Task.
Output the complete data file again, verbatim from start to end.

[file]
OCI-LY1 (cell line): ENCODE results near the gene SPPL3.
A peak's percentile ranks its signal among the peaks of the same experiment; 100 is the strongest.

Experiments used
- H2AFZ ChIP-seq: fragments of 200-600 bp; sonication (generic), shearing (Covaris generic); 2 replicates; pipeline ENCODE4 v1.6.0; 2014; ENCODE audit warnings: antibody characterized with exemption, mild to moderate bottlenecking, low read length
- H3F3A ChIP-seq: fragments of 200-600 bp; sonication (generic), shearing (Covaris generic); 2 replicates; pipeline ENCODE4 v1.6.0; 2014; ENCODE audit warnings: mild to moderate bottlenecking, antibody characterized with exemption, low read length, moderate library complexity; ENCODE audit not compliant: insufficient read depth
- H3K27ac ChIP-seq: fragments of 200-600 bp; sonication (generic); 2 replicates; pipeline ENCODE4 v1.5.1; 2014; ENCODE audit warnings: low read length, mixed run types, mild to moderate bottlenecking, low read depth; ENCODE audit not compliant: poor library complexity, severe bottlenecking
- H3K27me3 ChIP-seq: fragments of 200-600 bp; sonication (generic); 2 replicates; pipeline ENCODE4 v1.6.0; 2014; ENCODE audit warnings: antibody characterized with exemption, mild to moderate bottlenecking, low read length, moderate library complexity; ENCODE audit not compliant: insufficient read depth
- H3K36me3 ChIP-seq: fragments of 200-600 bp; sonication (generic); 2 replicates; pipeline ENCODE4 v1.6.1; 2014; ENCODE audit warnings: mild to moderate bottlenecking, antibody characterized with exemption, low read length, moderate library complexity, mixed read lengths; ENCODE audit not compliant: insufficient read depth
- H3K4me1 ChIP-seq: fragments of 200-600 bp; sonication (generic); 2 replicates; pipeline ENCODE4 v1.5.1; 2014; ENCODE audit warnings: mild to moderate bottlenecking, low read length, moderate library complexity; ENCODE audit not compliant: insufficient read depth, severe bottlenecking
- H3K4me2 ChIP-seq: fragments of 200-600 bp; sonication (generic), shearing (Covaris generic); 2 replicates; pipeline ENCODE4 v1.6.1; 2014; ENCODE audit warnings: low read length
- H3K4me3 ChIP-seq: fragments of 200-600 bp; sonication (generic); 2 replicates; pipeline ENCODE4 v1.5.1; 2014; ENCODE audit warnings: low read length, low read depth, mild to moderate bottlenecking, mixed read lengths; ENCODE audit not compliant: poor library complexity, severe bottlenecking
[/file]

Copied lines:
OCI-LY1 (cell line): ENCODE results near the gene SPPL3.
A peak's percentile ranks its signal among the peaks of the same experiment; 100 is the strongest.

Experiments used
- H2AFZ ChIP-seq: fragments of 200-600 bp; sonication (generic), shearing (Covaris generic); 2 replicates; pipeline ENCODE4 v1.6.0; 2014; ENCODE audit warnings: antibody characterized with exemption, mild to moderate bottlenecking, low read length
- H3F3A ChIP-seq: fragments of 200-600 bp; sonication (generic), shearing (Covaris generic); 2 replicates; pipeline ENCODE4 v1.6.0; 2014; ENCODE audit warnings: mild to moderate bottlenecking, antibody characterized with exemption, low read length, moderate library complexity; ENCODE audit not compliant: insufficient read depth
- H3K27ac ChIP-seq: fragments of 200-600 bp; sonication (generic); 2 replicates; pipeline ENCODE4 v1.5.1; 2014; ENCODE audit warnings: low read length, mixed run types, mild to moderate bottlenecking, low read depth; ENCODE audit not compliant: poor library complexity, severe bottlenecking
- H3K27me3 ChIP-seq: fragments of 200-600 bp; sonication (generic); 2 replicates; pipeline ENCODE4 v1.6.0; 2014; ENCODE audit warnings: antibody characterized with exemption, mild to moderate bottlenecking, low read length, moderate library complexity; ENCODE audit not compliant: insufficient read depth
- H3K36me3 ChIP-seq: fragments of 200-600 bp; sonication (generic); 2 replicates; pipeline ENCODE4 v1.6.1; 2014; ENCODE audit warnings: mild to moderate bottlenecking, antibody characterized with exemption, low read length, moderate library complexity, mixed read lengths; ENCODE audit not compliant: insufficient read depth
- H3K4me1 ChIP-seq: fragments of 200-600 bp; sonication (generic); 2 replicates; pipeline ENCODE4 v1.5.1; 2014; ENCODE audit warnings: mild to moderate bottlenecking, low read length, moderate library complexity; ENCODE audit not compliant: insufficient read depth, severe bottlenecking
- H3K4me2 ChIP-seq: fragments of 200-600 bp; sonication (generic), shearing (Covaris generic); 2 replicates; pipeline ENCODE4 v1.6.1; 2014; ENCODE audit warnings: low read length
- H3K4me3 ChIP-seq: fragments of 200-600 bp; sonication (generic); 2 replicates; pipeline ENCODE4 v1.5.1; 2014; ENCODE audit warnings: low read length, low read depth, mild to moderate bottlenecking, mixed read lengths; ENCODE audit not compliant: poor library complexity, severe bottlenecking